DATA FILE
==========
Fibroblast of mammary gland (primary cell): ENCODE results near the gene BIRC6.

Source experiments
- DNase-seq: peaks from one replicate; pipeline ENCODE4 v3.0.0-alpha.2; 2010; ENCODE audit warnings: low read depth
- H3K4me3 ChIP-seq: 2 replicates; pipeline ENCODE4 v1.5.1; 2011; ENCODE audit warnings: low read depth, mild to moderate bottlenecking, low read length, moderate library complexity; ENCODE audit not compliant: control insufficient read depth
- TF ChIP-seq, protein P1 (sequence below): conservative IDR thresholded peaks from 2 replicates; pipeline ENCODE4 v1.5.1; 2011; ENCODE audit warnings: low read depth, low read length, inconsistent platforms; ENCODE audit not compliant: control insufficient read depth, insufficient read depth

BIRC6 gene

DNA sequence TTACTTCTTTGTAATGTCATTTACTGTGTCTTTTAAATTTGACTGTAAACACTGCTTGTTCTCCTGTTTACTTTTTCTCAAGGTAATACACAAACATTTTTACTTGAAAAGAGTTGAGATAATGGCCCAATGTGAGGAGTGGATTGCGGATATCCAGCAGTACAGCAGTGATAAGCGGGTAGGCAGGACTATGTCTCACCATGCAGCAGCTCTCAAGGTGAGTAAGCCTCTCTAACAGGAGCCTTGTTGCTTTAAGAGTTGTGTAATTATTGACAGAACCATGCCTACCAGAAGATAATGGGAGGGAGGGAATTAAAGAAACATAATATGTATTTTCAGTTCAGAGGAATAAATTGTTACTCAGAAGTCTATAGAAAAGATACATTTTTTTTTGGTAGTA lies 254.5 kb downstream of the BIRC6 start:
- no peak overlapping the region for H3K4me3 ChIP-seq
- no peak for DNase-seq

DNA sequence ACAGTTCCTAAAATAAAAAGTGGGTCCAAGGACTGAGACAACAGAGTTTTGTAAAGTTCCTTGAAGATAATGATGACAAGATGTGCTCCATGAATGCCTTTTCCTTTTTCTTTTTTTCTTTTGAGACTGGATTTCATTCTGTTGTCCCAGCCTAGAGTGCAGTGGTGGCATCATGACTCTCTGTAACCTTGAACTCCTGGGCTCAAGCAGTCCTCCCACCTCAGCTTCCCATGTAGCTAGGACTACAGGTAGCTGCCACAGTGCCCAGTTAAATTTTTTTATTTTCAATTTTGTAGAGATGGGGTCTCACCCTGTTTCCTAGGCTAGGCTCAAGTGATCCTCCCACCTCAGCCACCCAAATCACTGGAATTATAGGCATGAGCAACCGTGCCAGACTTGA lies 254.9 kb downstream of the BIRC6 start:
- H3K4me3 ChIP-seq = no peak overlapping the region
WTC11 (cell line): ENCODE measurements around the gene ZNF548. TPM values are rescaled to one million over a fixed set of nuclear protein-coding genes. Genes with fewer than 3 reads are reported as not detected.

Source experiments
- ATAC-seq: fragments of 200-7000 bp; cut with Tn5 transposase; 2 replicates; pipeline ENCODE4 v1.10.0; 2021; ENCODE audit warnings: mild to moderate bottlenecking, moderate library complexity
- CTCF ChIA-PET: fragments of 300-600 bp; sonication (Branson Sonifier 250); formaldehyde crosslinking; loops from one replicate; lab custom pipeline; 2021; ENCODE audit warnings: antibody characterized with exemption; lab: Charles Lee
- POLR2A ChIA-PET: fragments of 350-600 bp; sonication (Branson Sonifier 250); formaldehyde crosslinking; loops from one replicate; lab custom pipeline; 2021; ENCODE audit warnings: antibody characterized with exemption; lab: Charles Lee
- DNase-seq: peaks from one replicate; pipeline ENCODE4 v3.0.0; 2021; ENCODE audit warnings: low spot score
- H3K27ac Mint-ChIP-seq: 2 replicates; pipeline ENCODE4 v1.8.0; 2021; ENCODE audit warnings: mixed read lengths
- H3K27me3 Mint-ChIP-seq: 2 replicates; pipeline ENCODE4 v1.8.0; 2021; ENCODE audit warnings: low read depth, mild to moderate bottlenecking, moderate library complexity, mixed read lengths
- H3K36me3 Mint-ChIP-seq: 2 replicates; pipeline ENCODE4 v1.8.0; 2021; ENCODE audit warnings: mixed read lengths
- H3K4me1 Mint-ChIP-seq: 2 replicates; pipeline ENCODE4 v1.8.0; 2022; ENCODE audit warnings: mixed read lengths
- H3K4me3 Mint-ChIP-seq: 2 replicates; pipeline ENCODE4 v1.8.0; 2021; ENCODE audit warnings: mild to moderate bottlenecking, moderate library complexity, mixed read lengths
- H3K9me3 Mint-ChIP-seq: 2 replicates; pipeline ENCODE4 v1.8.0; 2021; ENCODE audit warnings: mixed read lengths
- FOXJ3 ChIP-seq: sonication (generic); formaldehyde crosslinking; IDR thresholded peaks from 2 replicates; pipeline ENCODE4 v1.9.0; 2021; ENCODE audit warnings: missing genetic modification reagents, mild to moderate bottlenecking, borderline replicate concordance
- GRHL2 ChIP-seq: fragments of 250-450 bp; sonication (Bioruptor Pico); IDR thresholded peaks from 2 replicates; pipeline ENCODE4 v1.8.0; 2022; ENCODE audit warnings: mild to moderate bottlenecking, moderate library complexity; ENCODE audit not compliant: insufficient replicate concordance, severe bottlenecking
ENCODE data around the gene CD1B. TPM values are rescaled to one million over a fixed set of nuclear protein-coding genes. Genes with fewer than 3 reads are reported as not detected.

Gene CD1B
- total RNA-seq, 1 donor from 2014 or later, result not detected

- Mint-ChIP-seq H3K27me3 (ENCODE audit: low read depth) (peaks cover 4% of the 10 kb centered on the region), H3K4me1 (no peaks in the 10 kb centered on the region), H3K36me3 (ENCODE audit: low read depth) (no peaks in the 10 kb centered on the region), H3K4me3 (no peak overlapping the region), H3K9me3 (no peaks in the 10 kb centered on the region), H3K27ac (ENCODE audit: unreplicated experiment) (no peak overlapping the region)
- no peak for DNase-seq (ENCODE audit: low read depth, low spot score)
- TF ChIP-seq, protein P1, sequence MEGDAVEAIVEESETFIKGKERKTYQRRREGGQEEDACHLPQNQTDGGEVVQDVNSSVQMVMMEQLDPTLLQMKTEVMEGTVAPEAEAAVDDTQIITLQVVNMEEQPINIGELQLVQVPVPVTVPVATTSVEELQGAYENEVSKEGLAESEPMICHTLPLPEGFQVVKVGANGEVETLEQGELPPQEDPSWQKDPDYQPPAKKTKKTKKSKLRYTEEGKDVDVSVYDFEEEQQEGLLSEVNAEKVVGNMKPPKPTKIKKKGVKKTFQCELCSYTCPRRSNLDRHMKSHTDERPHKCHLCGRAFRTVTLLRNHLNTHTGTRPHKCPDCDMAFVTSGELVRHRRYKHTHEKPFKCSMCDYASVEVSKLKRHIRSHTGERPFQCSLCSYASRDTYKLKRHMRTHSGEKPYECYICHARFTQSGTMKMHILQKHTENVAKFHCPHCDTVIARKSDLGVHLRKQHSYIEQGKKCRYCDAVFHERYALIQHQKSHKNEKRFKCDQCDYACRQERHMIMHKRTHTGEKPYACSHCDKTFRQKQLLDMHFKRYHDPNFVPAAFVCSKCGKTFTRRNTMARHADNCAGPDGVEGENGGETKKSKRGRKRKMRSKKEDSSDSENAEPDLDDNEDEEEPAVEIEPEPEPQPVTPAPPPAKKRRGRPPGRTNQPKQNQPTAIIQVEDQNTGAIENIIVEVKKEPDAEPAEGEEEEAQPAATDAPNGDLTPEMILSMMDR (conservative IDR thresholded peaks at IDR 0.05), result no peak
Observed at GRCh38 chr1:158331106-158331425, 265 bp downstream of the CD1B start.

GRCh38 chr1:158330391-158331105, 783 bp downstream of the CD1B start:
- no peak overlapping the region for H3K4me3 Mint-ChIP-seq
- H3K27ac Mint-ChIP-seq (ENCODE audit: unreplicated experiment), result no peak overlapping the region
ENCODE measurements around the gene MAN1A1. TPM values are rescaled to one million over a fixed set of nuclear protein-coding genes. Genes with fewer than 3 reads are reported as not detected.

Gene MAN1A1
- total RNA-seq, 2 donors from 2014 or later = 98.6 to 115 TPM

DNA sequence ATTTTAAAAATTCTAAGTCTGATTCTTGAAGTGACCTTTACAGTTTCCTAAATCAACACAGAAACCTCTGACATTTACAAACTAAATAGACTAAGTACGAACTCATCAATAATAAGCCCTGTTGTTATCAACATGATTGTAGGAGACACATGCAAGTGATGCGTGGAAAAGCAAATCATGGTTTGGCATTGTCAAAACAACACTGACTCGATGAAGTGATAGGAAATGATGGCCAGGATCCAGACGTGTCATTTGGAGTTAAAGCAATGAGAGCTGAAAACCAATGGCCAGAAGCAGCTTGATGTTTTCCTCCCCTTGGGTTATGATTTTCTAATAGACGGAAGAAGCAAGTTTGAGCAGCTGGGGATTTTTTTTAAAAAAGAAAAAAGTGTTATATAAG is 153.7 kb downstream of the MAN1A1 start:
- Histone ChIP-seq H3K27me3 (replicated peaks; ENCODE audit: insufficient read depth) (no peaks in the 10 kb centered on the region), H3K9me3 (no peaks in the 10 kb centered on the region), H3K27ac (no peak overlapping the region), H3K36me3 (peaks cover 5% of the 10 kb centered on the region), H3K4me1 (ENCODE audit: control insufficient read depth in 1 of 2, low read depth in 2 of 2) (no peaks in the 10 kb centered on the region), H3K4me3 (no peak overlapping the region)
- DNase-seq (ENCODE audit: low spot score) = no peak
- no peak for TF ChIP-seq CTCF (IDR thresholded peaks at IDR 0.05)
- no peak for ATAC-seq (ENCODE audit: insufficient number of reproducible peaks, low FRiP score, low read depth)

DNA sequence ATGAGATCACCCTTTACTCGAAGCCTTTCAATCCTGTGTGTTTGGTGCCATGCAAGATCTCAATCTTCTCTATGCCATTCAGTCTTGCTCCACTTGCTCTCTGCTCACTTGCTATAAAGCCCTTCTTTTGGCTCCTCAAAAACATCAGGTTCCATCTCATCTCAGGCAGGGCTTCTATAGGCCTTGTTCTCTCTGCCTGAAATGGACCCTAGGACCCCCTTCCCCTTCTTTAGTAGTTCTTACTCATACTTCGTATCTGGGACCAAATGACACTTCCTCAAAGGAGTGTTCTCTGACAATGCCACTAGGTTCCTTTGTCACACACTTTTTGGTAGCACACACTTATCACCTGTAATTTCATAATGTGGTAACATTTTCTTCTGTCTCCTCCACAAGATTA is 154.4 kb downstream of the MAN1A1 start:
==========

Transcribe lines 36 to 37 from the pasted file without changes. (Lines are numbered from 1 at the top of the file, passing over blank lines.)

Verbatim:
ENCODE measurements around the gene MAN1A1. TPM values are rescaled to one million over a fixed set of nuclear protein-coding genes. Genes with fewer than 3 reads are reported as not detected.

Gene MAN1A1